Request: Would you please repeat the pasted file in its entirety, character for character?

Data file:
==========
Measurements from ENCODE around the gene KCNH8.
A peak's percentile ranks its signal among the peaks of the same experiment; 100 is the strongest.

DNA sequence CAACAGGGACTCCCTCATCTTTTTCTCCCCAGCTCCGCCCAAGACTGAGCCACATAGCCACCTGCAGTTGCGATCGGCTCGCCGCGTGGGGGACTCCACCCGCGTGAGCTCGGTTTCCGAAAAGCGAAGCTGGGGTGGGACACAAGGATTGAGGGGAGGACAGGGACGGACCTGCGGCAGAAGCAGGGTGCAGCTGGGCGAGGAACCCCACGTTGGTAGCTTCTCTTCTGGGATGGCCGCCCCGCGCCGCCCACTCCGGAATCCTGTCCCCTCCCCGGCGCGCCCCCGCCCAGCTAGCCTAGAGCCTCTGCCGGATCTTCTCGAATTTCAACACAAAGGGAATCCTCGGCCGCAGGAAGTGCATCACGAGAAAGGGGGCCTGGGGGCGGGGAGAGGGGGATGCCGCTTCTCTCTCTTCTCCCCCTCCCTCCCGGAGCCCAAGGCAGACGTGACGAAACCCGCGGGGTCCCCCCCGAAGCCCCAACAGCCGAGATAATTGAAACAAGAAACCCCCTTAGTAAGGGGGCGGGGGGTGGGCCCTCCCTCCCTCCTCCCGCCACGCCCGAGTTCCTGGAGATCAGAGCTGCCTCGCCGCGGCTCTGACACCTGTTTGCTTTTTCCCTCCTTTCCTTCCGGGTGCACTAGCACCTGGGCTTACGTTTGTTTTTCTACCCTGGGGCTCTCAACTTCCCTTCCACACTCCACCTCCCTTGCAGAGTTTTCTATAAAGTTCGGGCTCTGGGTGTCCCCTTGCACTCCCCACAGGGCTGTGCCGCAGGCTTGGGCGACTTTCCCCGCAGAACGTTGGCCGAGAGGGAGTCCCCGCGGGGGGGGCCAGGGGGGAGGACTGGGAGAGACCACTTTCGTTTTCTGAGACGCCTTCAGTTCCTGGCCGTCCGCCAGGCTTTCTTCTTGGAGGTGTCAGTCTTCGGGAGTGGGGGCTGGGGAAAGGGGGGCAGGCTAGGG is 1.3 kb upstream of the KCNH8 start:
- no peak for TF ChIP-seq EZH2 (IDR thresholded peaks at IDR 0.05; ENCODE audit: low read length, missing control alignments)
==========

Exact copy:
Measurements from ENCODE around the gene KCNH8.
A peak's percentile ranks its signal among the peaks of the same experiment; 100 is the strongest.

DNA sequence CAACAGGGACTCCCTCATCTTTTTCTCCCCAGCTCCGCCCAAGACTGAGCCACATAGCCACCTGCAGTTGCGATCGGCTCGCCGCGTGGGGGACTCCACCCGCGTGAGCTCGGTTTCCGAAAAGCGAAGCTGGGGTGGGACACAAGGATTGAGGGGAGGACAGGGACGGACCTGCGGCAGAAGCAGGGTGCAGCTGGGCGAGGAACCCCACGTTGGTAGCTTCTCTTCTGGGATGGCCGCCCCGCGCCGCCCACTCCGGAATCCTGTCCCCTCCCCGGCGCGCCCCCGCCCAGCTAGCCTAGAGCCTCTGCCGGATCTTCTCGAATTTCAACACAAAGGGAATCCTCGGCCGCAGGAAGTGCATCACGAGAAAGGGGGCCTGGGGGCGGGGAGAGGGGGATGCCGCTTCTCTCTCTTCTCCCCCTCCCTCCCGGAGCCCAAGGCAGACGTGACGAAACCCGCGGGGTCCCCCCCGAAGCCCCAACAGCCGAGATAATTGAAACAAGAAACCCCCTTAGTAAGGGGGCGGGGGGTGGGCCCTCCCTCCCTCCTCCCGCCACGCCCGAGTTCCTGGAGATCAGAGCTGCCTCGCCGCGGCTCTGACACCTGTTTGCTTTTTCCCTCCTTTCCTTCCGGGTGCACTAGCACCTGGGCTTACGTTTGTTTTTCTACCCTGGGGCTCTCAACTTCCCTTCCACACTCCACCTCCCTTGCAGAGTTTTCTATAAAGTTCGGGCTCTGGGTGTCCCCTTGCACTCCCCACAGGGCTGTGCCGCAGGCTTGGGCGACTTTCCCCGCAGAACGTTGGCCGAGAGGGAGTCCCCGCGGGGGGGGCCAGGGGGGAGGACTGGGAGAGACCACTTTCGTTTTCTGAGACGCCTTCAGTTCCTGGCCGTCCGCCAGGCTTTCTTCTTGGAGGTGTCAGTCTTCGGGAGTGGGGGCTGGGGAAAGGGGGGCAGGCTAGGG is 1.3 kb upstream of the KCNH8 start:
- no peak for TF ChIP-seq EZH2 (IDR thresholded peaks at IDR 0.05; ENCODE audit: low read length, missing control alignments)